United States District Court, D. Maine
U.S. BANK, NATIONAL ASSOCIATION, AS SUCCESSOR TRUSTEE TO BANK OF AMERICA, N.A., AS SUCCESSOR BY MERGER TO LASALLE BANK, N.A., AS TRUSTEE FOR THE CERTIFICATEHOLDERS OF MLMI TRUST, MORTGAGE LOAN ASSET-BACKED CERTIFICATES, SERIES 2006-MNLI Plaintiff,
MICHAEL S. TUTTLE, Defendant, JPMORGAN CHASE BANK, N.A., BANK OF AMERICA, N.A., KAMCO SUPPLY CORP. OF BOSTON, and MAINE DEPARTMENT OF HEALTH AND HUMAN SERVICES, DIVISION OF SUPPORT AND ENFORCEMENT AND RECOVERY, Parties-in-Interest.
ORDER ON MOTION TO DISMISS
A. WOODCOCK, JR. UNITED STATES DISTRICT JUDGE
lender loaned a residential property owner $760, 000 and
obtained a promissory note from the borrower but failed to
obtain title to the legally-enforceable mortgage to secure
payment of the promissory note. When the borrower failed to
pay in accordance with the terms of the promissory note, the
lender's successor attempted to foreclose on the
residential property asserting that the circumstances created
an equitable mortgage on the borrower's property. The
Court grants the borrower's motion to dismiss the
equitable mortgage count because the Maine Supreme Judicial
Court does not recognize the concept of equitable mortgage in
19, 2019, U.S. Bank, National Association, as Successor
Trustee to Bank of America, N.A., as Successor by Merger to
LaSalle Bank, N.A., as Trustee for the Certificateholders of
MLMI Trust, Mortgage Loan Asset-Backed Certificates, Series
2006-MNLI (U.S. Bank) filed a complaint against Michael S.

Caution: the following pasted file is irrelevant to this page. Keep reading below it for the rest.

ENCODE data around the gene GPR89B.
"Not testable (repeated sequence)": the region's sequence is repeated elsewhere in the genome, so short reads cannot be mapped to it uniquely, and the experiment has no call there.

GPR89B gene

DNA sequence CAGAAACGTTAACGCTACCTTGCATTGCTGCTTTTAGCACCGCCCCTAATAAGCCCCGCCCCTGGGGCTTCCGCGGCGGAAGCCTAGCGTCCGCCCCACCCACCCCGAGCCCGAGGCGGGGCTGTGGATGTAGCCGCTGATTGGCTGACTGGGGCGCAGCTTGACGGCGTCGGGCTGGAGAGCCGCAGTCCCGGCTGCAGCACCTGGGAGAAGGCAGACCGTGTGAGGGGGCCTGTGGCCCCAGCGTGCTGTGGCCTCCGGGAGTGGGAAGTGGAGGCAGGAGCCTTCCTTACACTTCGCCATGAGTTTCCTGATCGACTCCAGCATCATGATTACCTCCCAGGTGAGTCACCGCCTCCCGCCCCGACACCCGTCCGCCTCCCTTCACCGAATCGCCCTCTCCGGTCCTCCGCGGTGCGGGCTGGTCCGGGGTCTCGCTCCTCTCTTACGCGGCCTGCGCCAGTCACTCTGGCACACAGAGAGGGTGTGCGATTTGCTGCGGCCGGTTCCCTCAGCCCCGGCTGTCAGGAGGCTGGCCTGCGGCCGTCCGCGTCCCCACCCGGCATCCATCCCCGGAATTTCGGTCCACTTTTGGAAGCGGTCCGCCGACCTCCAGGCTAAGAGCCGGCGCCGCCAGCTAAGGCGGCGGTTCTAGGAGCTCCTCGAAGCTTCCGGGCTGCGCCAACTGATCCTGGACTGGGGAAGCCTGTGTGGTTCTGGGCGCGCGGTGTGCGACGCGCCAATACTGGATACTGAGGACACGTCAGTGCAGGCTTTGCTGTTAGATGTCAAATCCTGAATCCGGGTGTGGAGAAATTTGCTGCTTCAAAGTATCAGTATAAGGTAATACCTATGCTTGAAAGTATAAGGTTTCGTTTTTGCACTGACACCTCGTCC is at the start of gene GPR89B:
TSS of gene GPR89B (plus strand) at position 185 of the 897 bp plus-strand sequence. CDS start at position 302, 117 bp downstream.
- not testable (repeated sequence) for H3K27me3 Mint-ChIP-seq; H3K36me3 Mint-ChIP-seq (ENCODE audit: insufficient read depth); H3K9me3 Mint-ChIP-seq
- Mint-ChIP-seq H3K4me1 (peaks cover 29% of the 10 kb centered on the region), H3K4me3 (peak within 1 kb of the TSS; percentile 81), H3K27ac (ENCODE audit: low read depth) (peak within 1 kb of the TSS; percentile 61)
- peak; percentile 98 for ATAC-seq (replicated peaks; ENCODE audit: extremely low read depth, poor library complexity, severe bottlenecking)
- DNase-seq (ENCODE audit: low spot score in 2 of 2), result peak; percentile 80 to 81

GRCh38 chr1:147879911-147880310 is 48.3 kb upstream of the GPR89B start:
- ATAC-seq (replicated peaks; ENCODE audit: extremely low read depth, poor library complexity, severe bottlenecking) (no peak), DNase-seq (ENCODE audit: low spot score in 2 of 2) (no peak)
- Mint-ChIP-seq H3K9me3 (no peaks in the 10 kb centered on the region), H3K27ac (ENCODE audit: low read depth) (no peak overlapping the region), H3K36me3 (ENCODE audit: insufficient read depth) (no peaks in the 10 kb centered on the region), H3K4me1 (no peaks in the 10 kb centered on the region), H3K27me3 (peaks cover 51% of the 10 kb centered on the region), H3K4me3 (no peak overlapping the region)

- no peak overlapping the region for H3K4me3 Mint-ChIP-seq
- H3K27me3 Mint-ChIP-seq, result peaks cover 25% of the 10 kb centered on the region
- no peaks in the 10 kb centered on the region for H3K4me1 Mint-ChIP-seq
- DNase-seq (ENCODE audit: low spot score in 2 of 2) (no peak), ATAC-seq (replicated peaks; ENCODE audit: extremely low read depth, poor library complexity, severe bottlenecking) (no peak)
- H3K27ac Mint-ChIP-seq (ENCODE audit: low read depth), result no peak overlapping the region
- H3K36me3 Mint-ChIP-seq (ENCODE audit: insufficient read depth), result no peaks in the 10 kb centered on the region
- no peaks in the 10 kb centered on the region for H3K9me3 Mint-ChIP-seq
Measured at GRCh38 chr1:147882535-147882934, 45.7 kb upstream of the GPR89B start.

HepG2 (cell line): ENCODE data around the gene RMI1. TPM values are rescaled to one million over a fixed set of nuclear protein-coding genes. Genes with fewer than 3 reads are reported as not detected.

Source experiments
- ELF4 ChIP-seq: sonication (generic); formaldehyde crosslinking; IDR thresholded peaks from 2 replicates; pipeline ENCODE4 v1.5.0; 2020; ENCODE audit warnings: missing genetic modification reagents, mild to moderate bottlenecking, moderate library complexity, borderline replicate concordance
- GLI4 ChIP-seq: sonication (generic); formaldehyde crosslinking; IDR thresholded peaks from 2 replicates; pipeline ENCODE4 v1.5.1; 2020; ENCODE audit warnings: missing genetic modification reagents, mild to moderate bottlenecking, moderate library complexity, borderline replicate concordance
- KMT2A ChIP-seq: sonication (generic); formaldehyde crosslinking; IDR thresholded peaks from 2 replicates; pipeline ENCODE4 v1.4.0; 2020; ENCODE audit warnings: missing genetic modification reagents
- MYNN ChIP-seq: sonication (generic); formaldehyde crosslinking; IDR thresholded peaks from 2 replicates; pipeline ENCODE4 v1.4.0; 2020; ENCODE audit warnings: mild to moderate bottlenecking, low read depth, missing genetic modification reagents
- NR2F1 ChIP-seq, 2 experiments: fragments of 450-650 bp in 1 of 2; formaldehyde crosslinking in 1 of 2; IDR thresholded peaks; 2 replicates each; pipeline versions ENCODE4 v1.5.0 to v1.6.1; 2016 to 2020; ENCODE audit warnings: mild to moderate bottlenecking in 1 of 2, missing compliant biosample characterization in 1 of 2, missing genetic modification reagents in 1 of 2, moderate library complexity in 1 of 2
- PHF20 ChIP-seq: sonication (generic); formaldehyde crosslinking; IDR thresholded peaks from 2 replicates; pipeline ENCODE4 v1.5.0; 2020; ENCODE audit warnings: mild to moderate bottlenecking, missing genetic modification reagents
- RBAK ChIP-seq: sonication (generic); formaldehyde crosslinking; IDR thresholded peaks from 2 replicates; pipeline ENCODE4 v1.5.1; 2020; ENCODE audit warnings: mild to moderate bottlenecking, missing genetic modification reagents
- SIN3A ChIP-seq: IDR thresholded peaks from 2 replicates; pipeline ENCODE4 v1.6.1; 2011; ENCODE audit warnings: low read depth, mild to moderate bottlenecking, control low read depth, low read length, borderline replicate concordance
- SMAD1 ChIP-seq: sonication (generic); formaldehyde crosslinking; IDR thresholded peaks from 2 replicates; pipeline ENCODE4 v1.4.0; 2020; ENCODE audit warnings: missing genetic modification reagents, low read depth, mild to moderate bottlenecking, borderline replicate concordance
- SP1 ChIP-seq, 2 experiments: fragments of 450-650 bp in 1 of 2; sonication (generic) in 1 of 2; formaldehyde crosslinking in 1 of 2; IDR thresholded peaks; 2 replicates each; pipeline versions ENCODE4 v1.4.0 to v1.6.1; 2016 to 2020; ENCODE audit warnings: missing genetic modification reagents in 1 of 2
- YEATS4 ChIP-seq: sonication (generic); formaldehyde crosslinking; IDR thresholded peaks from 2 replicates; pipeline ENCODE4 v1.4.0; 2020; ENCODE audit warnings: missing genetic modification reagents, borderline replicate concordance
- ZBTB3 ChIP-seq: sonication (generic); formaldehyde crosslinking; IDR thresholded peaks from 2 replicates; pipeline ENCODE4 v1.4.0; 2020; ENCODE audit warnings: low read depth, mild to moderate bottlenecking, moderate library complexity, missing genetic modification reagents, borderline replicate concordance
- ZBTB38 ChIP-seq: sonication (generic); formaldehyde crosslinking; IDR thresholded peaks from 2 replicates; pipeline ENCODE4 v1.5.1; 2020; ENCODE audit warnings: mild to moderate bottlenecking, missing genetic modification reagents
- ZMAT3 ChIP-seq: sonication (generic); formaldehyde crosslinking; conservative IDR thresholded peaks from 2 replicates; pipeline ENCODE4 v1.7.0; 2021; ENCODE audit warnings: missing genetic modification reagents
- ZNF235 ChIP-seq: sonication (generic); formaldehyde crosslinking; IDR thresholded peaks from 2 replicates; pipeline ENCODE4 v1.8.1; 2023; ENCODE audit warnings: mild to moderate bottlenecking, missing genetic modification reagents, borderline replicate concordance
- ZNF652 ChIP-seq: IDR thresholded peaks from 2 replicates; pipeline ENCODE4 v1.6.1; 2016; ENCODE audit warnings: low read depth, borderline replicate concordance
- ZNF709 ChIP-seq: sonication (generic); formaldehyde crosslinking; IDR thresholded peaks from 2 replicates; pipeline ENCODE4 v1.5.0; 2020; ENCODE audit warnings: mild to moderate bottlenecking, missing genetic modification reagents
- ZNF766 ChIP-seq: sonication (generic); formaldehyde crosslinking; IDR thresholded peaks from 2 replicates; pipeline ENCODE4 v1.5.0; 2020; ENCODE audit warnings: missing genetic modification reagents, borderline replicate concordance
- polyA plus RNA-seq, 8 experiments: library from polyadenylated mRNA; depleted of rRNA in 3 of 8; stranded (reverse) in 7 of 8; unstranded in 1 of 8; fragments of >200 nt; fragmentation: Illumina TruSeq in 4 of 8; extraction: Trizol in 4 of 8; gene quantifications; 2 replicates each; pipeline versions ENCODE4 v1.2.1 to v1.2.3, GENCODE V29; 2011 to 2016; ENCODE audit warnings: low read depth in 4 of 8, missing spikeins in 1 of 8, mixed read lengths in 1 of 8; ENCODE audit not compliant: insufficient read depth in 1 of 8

Tuttle and Tamara Lea Tuttle, naming as parties-in-interest
JPMorgan Chase Bank, N.A.; Bank of America, N.A.; KAMCO
Supply Corp. of Boston; and the Maine Department of Health
and Human Services, Division of Support and Enforcement and
Recovery. Compl. (ECF No. 1). The Complaint asserted
five counts against each defendant: breach of note; breach of
contract, money had and received; quantum meruit; unjust
enrichment; and equitable mortgage. Compl.
September 5, 2019, Mr. Tuttle answered the Complaint,
Def.'s Answer to Pl.'s Compl. (ECF No. 16),
and filed a motion to dismiss for failure to state a claim.
Def.'s Mot. to Dismiss Counts II, III, IV & V of
Pl.'s Compl. (ECF No. 17) (Def.'s
Mot.). On September 26, 2019, U.S. Bank filed a
consent motion to extend its time to respond to Mr.
Tuttle's Motion to Dismiss, stating that “[t]he
Parties have engaged in extensive negotiating to limit the
issue[s] before the Court which will be reflected in an
Amended Complaint and Partial Opposition to Motion to Dismiss
which will be filed on September 30, 2019.”
Consented Mot. to Extend (ECF No. 21).
September 30, 2019, U.S. Bank filed a response to Mr.
Tuttle's motion. Opp'n to Def.'s Mot. to
Dismiss Count V of Pl.'s Compl. (ECF No. 23)
(Pl.'s Opp'n). On October 10, 2019, Mr.
Tuttle filed a reply. Def.'s Reply to Pl.'s Obj.
to Def.'s Mot. to Dismiss (ECF No. 24)
(Def.'s Reply). On October 18, 2019, U.S. Bank
filed a consent motion to amend its complaint, Consented
to Mot. to Amend Compl. (ECF No. 25), and on the same
day the Magistrate Judge granted U.S. Bank's consent
motion to amend the complaint. Order Granting Mot. to Am.